A new caravan of about 500 migrants from Central and South American countries set off Monday, Aug. 22, from Mexico’s southernmost state of Chiapas with the aim of reaching the United States, local media reported.
The caravan departed from Miguel Hidalgo Central Park in the city of Tapachula on the border with Guatemala, where many migrants have been stranded for days waiting for the documents needed to legally travel through Mexico toward its northern border with the United States to be processed.
The caravan passed through an immigration checkpoint about 6 kilometers north of Tapachula without any mishaps or clashes with immigration authorities, local media reported.
The migrants plan to walk some 300 kilometers over the next few days to reach San Pedro Tapanatepec in the southern Mexican state of Oaxaca, where they said that they hope to obtain travel documents more quickly than in Tapachula.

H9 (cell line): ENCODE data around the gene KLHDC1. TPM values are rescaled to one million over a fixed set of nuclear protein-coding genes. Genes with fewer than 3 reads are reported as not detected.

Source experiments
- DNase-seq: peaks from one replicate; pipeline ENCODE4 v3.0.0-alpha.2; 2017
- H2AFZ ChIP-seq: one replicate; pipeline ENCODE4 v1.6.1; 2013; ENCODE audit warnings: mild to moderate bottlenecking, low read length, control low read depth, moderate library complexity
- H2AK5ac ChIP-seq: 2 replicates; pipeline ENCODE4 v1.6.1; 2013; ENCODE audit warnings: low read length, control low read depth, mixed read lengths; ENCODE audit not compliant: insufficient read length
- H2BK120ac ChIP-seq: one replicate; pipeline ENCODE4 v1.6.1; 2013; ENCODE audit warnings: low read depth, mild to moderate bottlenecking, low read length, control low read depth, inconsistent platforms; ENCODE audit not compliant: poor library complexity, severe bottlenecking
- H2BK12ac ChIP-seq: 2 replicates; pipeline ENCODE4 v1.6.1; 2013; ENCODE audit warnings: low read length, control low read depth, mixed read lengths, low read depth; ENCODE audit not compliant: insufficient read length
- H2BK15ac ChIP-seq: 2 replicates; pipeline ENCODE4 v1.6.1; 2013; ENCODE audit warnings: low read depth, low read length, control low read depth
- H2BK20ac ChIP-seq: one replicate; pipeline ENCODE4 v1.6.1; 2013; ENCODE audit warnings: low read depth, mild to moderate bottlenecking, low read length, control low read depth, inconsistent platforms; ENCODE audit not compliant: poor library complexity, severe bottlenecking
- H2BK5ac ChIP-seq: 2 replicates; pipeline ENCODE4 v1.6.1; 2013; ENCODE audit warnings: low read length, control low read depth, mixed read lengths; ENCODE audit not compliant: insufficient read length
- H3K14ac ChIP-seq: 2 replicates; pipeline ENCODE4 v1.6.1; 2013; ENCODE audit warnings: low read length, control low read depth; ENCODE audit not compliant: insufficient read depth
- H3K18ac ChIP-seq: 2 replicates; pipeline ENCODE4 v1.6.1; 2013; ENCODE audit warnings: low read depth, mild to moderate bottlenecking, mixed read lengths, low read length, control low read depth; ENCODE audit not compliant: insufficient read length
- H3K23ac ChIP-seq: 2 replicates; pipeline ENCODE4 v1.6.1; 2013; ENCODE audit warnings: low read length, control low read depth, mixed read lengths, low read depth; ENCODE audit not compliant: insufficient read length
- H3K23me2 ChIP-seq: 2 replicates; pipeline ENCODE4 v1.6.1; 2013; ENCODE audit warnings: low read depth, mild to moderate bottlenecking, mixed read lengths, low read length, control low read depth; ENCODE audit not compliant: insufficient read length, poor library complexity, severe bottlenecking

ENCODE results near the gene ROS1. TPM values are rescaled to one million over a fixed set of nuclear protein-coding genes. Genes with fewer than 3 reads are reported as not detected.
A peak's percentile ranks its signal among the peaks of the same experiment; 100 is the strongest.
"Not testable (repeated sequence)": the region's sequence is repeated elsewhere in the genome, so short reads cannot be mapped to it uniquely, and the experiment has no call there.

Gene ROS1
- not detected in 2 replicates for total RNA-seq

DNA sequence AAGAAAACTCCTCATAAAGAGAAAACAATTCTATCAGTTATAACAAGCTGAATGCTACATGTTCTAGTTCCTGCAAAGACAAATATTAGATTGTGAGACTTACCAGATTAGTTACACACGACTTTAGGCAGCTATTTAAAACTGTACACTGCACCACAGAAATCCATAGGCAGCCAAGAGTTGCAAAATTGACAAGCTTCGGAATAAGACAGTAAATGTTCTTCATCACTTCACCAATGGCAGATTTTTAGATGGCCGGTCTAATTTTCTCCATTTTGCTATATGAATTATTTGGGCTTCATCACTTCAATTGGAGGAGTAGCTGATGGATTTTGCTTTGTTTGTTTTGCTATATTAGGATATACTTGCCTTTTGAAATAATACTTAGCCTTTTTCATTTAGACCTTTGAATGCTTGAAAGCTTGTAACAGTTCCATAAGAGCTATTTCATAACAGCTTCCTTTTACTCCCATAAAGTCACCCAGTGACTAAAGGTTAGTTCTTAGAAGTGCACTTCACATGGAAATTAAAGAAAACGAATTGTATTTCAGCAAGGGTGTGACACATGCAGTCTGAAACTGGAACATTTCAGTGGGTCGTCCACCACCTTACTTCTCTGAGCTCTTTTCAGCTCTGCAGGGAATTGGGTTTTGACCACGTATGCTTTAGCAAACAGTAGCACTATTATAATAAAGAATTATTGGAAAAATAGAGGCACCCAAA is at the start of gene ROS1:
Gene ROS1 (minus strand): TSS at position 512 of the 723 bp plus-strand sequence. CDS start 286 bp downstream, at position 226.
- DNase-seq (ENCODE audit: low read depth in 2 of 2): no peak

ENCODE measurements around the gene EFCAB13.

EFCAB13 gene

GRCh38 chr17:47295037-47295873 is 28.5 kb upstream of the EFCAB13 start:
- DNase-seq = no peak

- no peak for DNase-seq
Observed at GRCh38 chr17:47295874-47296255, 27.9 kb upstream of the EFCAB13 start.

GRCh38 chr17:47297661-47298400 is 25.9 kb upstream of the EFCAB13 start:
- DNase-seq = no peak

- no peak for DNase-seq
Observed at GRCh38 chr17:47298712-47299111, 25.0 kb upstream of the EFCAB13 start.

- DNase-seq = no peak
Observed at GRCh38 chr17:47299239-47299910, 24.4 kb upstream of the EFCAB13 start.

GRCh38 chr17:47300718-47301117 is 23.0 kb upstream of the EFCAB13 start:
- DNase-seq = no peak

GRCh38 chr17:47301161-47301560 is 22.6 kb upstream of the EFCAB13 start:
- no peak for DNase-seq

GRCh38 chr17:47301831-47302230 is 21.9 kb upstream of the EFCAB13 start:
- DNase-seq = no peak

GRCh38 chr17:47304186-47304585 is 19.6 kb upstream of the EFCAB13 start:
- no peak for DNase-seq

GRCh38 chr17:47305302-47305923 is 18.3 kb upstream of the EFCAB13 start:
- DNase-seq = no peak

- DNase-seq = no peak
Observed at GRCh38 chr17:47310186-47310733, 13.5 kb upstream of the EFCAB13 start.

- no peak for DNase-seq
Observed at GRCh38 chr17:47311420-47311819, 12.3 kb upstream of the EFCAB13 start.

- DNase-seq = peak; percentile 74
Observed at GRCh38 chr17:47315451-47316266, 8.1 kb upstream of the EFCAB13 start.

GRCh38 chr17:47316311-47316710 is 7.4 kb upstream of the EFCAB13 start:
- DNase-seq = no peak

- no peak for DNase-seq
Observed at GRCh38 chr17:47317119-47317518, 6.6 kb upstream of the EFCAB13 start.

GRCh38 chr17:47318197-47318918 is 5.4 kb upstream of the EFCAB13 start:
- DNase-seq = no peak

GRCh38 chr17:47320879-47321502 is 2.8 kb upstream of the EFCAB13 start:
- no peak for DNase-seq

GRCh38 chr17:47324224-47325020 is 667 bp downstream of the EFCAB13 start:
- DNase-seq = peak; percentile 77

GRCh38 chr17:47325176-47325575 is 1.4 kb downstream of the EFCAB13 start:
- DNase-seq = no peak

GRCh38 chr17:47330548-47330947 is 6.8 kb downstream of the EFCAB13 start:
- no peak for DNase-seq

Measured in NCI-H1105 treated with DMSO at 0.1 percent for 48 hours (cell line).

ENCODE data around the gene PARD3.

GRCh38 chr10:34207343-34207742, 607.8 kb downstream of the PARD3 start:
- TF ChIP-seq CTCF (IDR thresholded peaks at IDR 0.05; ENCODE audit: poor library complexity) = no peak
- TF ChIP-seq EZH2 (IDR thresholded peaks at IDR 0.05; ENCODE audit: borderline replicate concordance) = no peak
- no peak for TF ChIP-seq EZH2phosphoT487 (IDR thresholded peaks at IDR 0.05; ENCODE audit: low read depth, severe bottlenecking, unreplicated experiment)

Several migrant caravans set off from Tapachula in the past few months and throughout 2021, though most were disbanded by Mexican authorities, according to local media reports.
Some migrants have accepted job opportunities in areas with lower immigration flows than Chiapas, where migrants arrive nonstop, mostly from Central and South America.
The largest caravan so far this year left Tapachula on June 6 with more than 10,000 migrants, but was dissolved five days later, after reaching an agreement with Mexican immigration officials.
The uptick in migrant caravans has exposed the unprecedented immigration crisis affecting Central America and Mexico’s border cities in recent years.
Mexico deported more than 114,000 illegal immigrants in 2021, and detained 115,379 between Jan. 1 and April 13 of this year alone, according to the Immigration Policy Unit of the Mexican Interior Secretariat.
The number of migrants detained by the United States on the border with Mexico between Oct. 1, 2020 and Sept. 30, 2021 reached 1,734,686, a record high.